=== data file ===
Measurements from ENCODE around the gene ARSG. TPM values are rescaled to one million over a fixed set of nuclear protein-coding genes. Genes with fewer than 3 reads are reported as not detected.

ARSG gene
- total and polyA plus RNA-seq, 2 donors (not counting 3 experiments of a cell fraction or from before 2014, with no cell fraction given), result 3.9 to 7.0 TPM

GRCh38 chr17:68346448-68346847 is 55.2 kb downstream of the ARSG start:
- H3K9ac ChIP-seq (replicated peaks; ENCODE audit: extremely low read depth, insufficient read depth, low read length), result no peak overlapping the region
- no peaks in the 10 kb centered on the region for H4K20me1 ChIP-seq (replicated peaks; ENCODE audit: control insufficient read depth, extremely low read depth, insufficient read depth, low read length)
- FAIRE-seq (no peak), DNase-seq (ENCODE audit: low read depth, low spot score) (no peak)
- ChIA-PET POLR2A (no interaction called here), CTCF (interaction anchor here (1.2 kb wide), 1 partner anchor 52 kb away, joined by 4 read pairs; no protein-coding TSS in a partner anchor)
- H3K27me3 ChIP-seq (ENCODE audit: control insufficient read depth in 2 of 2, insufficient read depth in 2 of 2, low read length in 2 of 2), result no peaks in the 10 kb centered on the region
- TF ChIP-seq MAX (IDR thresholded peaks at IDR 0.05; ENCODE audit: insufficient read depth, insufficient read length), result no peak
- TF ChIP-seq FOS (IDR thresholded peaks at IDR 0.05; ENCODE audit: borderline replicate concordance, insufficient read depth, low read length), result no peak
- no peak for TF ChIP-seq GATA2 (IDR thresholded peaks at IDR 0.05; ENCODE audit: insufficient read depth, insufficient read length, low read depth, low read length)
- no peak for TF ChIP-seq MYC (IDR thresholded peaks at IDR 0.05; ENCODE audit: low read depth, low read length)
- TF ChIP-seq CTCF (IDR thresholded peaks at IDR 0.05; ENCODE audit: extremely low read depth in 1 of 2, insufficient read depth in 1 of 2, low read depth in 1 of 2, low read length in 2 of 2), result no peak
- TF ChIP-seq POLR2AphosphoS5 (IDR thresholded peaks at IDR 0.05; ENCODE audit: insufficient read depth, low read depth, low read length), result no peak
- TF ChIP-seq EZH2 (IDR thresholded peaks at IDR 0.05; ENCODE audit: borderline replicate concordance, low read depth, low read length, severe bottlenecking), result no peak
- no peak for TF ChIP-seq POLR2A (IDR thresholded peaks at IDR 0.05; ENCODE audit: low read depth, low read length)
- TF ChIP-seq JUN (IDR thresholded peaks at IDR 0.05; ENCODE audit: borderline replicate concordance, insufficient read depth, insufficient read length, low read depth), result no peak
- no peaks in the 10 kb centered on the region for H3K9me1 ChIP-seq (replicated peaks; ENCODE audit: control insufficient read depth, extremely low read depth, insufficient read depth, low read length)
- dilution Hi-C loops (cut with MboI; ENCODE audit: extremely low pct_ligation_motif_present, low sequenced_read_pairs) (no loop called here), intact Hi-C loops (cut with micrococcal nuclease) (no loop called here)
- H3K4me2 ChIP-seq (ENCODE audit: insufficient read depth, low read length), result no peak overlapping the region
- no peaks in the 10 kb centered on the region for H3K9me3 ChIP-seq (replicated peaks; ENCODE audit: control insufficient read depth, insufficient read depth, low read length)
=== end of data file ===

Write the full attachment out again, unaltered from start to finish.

Measurements from ENCODE around the gene ARSG. TPM values are rescaled to one million over a fixed set of nuclear protein-coding genes. Genes with fewer than 3 reads are reported as not detected.

ARSG gene
- total and polyA plus RNA-seq, 2 donors (not counting 3 experiments of a cell fraction or from before 2014, with no cell fraction given), result 3.9 to 7.0 TPM

GRCh38 chr17:68346448-68346847 is 55.2 kb downstream of the ARSG start:
- H3K9ac ChIP-seq (replicated peaks; ENCODE audit: extremely low read depth, insufficient read depth, low read length), result no peak overlapping the region
- no peaks in the 10 kb centered on the region for H4K20me1 ChIP-seq (replicated peaks; ENCODE audit: control insufficient read depth, extremely low read depth, insufficient read depth, low read length)
- FAIRE-seq (no peak), DNase-seq (ENCODE audit: low read depth, low spot score) (no peak)
- ChIA-PET POLR2A (no interaction called here), CTCF (interaction anchor here (1.2 kb wide), 1 partner anchor 52 kb away, joined by 4 read pairs; no protein-coding TSS in a partner anchor)
- H3K27me3 ChIP-seq (ENCODE audit: control insufficient read depth in 2 of 2, insufficient read depth in 2 of 2, low read length in 2 of 2), result no peaks in the 10 kb centered on the region
- TF ChIP-seq MAX (IDR thresholded peaks at IDR 0.05; ENCODE audit: insufficient read depth, insufficient read length), result no peak
- TF ChIP-seq FOS (IDR thresholded peaks at IDR 0.05; ENCODE audit: borderline replicate concordance, insufficient read depth, low read length), result no peak
- no peak for TF ChIP-seq GATA2 (IDR thresholded peaks at IDR 0.05; ENCODE audit: insufficient read depth, insufficient read length, low read depth, low read length)
- no peak for TF ChIP-seq MYC (IDR thresholded peaks at IDR 0.05; ENCODE audit: low read depth, low read length)
- TF ChIP-seq CTCF (IDR thresholded peaks at IDR 0.05; ENCODE audit: extremely low read depth in 1 of 2, insufficient read depth in 1 of 2, low read depth in 1 of 2, low read length in 2 of 2), result no peak
- TF ChIP-seq POLR2AphosphoS5 (IDR thresholded peaks at IDR 0.05; ENCODE audit: insufficient read depth, low read depth, low read length), result no peak
- TF ChIP-seq EZH2 (IDR thresholded peaks at IDR 0.05; ENCODE audit: borderline replicate concordance, low read depth, low read length, severe bottlenecking), result no peak
- no peak for TF ChIP-seq POLR2A (IDR thresholded peaks at IDR 0.05; ENCODE audit: low read depth, low read length)
- TF ChIP-seq JUN (IDR thresholded peaks at IDR 0.05; ENCODE audit: borderline replicate concordance, insufficient read depth, insufficient read length, low read depth), result no peak
- no peaks in the 10 kb centered on the region for H3K9me1 ChIP-seq (replicated peaks; ENCODE audit: control insufficient read depth, extremely low read depth, insufficient read depth, low read length)
- dilution Hi-C loops (cut with MboI; ENCODE audit: extremely low pct_ligation_motif_present, low sequenced_read_pairs) (no loop called here), intact Hi-C loops (cut with micrococcal nuclease) (no loop called here)
- H3K4me2 ChIP-seq (ENCODE audit: insufficient read depth, low read length), result no peak overlapping the region
- no peaks in the 10 kb centered on the region for H3K9me3 ChIP-seq (replicated peaks; ENCODE audit: control insufficient read depth, insufficient read depth, low read length)